The other day, Rachel was talking to a friend of hers about church. The conversation flowed, touching on everything from music to children’s programs to their own personal involvement in the church’s ministry. Soon, the topic led to them discussing a mutual friend who went to still another church, and the following line was said to my wife:
“Yeah, they haven’t really been going to church lately because there’s too much accountability.
When Rachel repeated that to me, I was floored. Too much accountability? Too MUCH accountability? Is that even possible?
Read through the Scriptures and you’ll find verse after verse telling us to keep each other accountable. We’re told to encourage each other (1 Thess. 5:11), rebuke each other (Gal. 6:1), correct each other (Colossians 3:16), teach each other (Rom. 15:14), pray for each other (James 5:16), and on and on. The idea is that our Christian lives aren’t lived in a vacuum; we need the community of believers, the fellowship of the church, in order to grow. As iron sharpens iron and all that.
But when I began thinking about the statement, I understood. Sometimes in church we have a bad habit of calling judgmentalism accountability. Under the guise of holding others accountable, we project our personal preferences and standards onto other people and then measure them accordingly. Didn’t wear a tie this Sunday? Didn’t raise your hands in worship? Read from the wrong translation? Said something too old fashioned? Asked for grace after breaking a rule?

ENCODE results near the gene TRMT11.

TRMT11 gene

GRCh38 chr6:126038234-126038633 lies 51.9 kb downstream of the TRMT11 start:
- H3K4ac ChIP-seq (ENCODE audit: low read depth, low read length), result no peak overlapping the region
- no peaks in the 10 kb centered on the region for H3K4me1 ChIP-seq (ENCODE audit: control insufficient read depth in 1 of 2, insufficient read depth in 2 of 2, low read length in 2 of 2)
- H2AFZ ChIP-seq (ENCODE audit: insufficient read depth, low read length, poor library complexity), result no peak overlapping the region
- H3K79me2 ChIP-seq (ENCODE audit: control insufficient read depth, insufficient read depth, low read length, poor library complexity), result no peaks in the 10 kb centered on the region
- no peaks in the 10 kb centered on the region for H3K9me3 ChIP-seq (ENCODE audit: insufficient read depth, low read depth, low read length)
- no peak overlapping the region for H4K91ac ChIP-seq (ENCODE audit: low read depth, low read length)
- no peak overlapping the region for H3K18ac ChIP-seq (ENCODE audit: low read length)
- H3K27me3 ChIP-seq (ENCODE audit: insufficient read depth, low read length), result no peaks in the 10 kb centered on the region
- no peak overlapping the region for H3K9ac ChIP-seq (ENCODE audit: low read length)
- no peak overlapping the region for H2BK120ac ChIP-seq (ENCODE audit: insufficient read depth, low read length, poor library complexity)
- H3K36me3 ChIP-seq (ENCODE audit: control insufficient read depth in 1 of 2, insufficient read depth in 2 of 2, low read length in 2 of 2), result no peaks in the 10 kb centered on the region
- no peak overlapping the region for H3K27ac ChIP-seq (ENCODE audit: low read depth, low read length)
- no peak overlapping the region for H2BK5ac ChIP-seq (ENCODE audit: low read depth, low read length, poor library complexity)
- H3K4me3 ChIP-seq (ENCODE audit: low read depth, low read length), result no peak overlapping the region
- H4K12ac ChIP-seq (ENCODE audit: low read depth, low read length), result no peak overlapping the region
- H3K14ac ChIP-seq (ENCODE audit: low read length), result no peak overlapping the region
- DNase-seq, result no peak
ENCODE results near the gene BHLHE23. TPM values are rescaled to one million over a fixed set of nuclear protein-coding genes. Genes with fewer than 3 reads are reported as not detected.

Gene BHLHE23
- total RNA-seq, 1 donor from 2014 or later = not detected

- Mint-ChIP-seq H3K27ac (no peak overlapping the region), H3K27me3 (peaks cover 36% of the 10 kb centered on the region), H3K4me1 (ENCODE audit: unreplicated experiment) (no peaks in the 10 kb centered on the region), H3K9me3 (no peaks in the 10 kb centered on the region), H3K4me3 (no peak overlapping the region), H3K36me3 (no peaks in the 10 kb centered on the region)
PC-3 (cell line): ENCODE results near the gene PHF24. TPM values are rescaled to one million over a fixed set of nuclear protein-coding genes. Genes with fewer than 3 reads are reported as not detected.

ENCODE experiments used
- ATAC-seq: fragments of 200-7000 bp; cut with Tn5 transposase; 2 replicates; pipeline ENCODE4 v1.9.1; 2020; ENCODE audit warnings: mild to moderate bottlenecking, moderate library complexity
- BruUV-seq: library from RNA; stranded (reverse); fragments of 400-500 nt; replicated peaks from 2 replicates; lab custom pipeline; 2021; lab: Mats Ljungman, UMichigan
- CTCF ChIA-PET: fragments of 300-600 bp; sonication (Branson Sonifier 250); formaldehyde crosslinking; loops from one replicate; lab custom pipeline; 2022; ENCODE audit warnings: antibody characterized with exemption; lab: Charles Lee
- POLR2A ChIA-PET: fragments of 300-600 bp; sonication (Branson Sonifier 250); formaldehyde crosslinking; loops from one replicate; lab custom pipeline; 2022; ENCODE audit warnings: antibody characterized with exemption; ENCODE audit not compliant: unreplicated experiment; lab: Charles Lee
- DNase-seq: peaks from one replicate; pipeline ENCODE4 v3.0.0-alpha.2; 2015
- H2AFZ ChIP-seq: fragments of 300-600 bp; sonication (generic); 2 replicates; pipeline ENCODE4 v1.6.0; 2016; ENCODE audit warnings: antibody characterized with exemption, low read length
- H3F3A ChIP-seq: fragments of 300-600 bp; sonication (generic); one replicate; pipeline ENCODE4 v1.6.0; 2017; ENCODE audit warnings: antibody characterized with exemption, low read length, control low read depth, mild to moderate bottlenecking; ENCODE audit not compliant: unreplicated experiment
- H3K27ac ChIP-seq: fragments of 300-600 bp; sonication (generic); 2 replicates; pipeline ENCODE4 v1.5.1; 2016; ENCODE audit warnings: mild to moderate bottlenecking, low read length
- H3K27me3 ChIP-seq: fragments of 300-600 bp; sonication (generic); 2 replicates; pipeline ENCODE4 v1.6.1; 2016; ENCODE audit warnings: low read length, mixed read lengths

To spoof off a line from The Brady Bunch, “Guilty, guilty, guilty.”
Jesus said that we would know our fellow Christians by the fruit that they bear, but He didn’t give us permission to critique the type. Accountability is something that flows from relationship: our relationship with Christ and our relationship with each other. Sometimes it gets ugly; sometimes, we have to speak frankly to someone who is living in direct defiance of God, and that can get unpleasant. That’s accountability at its hardest and its finest, and it takes a mature, humble, and seasoned believer to speak the truth in love.
But when our accountability is merely thinly disguised bullying, that’s not accountability at its worst, that’s just flat out sin in our own hearts.
When it comes to the proper attitude for holding others accountable, James E. Orr, in a hymn influenced by Psalm 139, said it best:
Search me, O God, and know my heart today,
Try me, O Savior, know my thoughts, I pray;
See if there be some wicked way in me;
Cleanse me from every sin, and set me free.
I praise Thee, Lord, for cleansing me from sin;
Fulfill Thy word and make me pure within;
Fill me with fire, where once I burned with shame;
Grant my desire to magnify Thy name.
Lord, take my life, and make it wholly Thine;
Fill my poor heart with Thy great love divine;
Take all my will, my passion, self and pride;
I now surrender, Lord, in me abide.
O Holy Ghost, revival comes from Thee;
Send a revival, start the work in me;
Thy Word declares Thou wilt supply our need;
For blessings now, O Lord, I humbly plead.
May we be guided by God’s Word, prompted by His Holy Spirit, and loving with our hearts this week as we walk with our brothers and sisters in Christ. May we call sin, sin whenever we see it, but may we remember to offer grace as our Savior did – and does – with us.